skip to main content

Title: Sustained Heating of the Chromosphere and Transition Region Over a Sunspot Light Bridge

Sunspot light bridges (LBs) exhibit a wide range of short-lived phenomena in the chromosphere and transition region. In contrast, we use here data from the Multi-Application Solar Telescope (MAST), the Interface Region Imaging Spectrograph (IRIS), Hinode, the Atmospheric Imaging Assembly (AIA), and the Helioseismic and Magnetic Imager (HMI) to analyze the sustained heating over days in an LB in a regular sunspot. Chromospheric temperatures were retrieved from the MAST Caiiand IRIS Mgiilines by nonlocal thermodynamic equilibrium inversions. Line widths, Doppler shifts, and intensities were derived from the IRIS lines using Gaussian fits. Coronal temperatures were estimated through the differential emission measure, while the coronal magnetic field was obtained from an extrapolation of the HMI vector field. At the photosphere, the LB exhibits a granular morphology with field strengths of about 400 G and no significant electric currents. The sunspot does not fragment, and the LB remains stable for several days. The chromospheric temperature, IRIS line intensities and widths, and AIA 171 and 211 Å intensities are all enhanced in the LB with temperatures from 8000 K to 2.5 MK. Photospheric plasma motions remain small, while the chromosphere and transition region indicate predominantly redshifts of 5–20 km s−1with occasional supersonic more » downflows exceeding 100 km s−1. The excess thermal energy over the LB is about 3.2 × 1026erg and matches the radiative losses. It could be supplied by magnetic flux loss of the sunspot (7.5 × 1027erg), kinetic energy from the increase in the LB width (4 × 1028erg), or freefall of mass along the coronal loops (6.3 × 1026erg).

« less
; ; ; ;
Publication Date:
Journal Name:
The Astrophysical Journal
Page Range or eLocation-ID:
Article No. 62
DOI PREFIX: 10.3847
Sponsoring Org:
National Science Foundation
More Like this
  1. Abstract In this paper, we report the observed temporal correlation between extreme-ultraviolet (EUV) emission and magneto-acoustic oscillations in an EUV moss region, which is the footpoint region only connected by magnetic loops with million-degree plasma. The result is obtained from a detailed multi-wavelength data analysis of the region with the purpose of resolving fine-scale mass and energy flows that come from the photosphere, pass through the chromosphere and finally heat the solar transition region or the corona. The data set covers three atmospheric levels on the Sun, consisting of high-resolution broad-band imaging at TiO 7057 Å and the line of sight magnetograms for the photosphere, high-resolution narrow-band images at helium i 10830 Å for the chromosphere and EUV images at 171 Å for the corona. The 10830 Å narrow-band images and the TiO 7057 Å broad-band images are from a much earlier observation on 2012 July 22 with the 1.6 meter aperture Goode Solar Telescope (GST) at Big Bear Solar Observatory (BBSO) and the EUV 171 Å images and the magnetograms are from observations made by Atmospheric Imaging Assembly (AIA) or Helioseismic and Magnetic Imager (HMI) onboard the Solar Dynamics Observatory (SDO). We report the following new phenomena: (1) Repeatedmore »injections of chromospheric material appearing as 10830 Å absorption are squirted out from inter-granular lanes with a period of ∼ 5 minutes. (2) EUV emissions are found to be periodically modulated with similar periods of ∼ 5 minutes. (3) Around the injection area where 10830 Å absorption is enhanced, both EUV emissions and strength of the magnetic field are remarkably stronger. (4) The peaks on the time profile of the EUV emissions are found to be in sync with oscillatory peaks of the stronger magnetic field in the region. These findings may give a series of strong evidences supporting the scenario that coronal heating is powered by magneto-acoustic waves.« less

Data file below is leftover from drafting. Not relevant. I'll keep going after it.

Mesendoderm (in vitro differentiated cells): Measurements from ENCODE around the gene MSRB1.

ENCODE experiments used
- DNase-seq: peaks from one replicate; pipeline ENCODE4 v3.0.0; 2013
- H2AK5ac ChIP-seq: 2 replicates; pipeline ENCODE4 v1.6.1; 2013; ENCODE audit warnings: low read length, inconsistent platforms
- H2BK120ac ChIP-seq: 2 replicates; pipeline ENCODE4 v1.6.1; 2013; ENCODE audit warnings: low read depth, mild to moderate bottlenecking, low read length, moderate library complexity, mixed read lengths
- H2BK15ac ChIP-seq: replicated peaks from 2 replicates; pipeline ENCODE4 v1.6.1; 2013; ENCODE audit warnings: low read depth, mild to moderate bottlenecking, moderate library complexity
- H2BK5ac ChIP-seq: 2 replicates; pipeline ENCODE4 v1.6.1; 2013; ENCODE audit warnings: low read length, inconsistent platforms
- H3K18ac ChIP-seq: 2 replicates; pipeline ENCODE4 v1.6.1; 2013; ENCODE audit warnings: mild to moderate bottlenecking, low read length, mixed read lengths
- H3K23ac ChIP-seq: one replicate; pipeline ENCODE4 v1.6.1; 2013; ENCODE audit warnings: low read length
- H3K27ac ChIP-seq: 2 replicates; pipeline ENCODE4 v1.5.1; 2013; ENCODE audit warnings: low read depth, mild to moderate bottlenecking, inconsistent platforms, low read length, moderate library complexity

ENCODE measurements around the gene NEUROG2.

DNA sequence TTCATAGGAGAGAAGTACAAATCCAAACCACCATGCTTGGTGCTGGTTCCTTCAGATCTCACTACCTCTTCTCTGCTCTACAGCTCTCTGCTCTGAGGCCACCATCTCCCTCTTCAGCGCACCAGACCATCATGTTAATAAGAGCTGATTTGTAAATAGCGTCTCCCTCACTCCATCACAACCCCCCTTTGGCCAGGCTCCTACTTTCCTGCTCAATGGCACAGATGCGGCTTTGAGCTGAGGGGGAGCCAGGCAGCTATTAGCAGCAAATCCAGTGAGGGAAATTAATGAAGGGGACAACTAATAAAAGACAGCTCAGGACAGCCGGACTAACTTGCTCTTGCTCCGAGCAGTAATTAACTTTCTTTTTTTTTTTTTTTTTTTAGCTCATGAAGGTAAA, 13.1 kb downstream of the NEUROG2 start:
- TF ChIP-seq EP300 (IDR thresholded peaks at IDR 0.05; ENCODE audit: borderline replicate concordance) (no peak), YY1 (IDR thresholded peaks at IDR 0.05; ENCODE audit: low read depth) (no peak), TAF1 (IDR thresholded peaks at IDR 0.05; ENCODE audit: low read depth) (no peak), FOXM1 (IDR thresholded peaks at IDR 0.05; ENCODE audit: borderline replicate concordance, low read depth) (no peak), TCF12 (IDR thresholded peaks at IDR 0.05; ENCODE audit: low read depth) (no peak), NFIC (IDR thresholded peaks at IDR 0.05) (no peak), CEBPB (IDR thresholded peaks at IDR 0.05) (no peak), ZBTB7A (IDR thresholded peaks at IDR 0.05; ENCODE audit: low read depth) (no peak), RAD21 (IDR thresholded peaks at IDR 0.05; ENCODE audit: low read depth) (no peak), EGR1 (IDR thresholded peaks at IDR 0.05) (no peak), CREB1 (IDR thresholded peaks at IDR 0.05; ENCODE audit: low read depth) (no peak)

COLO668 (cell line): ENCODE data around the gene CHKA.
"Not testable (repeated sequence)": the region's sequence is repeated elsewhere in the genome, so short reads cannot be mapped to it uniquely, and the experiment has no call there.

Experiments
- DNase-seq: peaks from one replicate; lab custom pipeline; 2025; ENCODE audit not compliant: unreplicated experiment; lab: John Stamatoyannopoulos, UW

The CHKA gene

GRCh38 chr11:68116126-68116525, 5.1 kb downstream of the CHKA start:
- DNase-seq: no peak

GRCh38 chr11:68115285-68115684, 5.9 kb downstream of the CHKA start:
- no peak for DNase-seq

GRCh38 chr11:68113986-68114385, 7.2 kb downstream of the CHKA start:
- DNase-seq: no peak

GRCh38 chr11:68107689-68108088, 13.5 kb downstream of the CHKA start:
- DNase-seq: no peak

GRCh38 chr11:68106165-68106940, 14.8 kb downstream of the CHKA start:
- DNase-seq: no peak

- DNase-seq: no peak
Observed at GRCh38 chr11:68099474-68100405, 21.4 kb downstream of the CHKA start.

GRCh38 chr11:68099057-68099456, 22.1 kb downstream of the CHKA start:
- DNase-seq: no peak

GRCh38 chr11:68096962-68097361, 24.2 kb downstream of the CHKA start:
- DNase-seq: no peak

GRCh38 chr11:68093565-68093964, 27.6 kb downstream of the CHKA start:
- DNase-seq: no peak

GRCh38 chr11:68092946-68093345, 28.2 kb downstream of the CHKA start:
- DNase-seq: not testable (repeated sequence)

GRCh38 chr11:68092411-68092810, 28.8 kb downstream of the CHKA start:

2. Context. Resistive Ohmic dissipation has been suggested as a mechanism for heating the solar chromosphere, but few studies have established this association. Aims. We aim to determine how Ohmic dissipation by electric currents can heat the solar chromosphere. Methods. We combine high-resolution spectroscopic Ca  II data from the Dunn Solar Telescope and vector magnetic field observations from the Helioseismic and Magnetic Imager (HMI) to investigate thermal enhancements in a sunspot light bridge. The photospheric magnetic field from HMI was extrapolated to the corona using a non-force-free field technique that provided the three-dimensional distribution of electric currents, while an inversion of the chromospheric Ca  II line with a local thermodynamic equilibrium and a nonlocal thermodynamic equilibrium spectral archive delivered the temperature stratifications from the photosphere to the chromosphere. Results. We find that the light bridge is a site of strong electric currents, of about 0.3 A m −2 at the bottom boundary, which extend to about 0.7 Mm while decreasing monotonically with height. These currents produce a chromospheric temperature excess of about 600−800 K relative to the umbra. Only the light bridge, where relatively weak and highly inclined magnetic fields emerge over a duration of 13 h, shows a spatial coincidencemore »of thermal enhancements and electric currents. The temperature enhancements and the Cowling heating are primarily confined to a height range of 0.4−0.7 Mm above the light bridge. The corresponding increase in internal energy of 200 J m −3 can be supplied by the heating in about 10 min. Conclusions. Our results provide direct evidence for currents heating the lower solar chromosphere through Ohmic dissipation.« less